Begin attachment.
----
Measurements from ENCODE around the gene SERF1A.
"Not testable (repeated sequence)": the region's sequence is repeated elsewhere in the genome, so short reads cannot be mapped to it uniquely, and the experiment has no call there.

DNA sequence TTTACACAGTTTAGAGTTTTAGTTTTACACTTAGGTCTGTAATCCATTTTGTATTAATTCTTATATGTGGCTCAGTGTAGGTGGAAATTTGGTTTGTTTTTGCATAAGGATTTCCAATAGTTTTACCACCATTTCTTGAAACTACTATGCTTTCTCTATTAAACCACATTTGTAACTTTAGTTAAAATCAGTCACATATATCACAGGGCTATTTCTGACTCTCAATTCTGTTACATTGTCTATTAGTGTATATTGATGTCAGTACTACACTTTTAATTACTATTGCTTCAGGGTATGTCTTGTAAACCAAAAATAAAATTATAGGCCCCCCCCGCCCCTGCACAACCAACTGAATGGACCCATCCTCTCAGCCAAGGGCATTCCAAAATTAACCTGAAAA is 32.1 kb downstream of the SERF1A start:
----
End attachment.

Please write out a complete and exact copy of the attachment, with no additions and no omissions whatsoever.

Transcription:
Measurements from ENCODE around the gene SERF1A.
"Not testable (repeated sequence)": the region's sequence is repeated elsewhere in the genome, so short reads cannot be mapped to it uniquely, and the experiment has no call there.

DNA sequence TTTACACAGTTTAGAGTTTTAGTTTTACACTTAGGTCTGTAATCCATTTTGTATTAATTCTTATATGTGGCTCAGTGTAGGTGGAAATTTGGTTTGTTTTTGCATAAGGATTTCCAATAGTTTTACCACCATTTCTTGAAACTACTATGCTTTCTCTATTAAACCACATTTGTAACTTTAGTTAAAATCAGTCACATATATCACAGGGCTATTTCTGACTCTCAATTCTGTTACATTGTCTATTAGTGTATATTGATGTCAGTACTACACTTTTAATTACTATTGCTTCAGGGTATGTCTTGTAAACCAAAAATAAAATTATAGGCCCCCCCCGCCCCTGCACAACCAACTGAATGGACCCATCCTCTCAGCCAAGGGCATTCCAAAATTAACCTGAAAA is 32.1 kb downstream of the SERF1A start: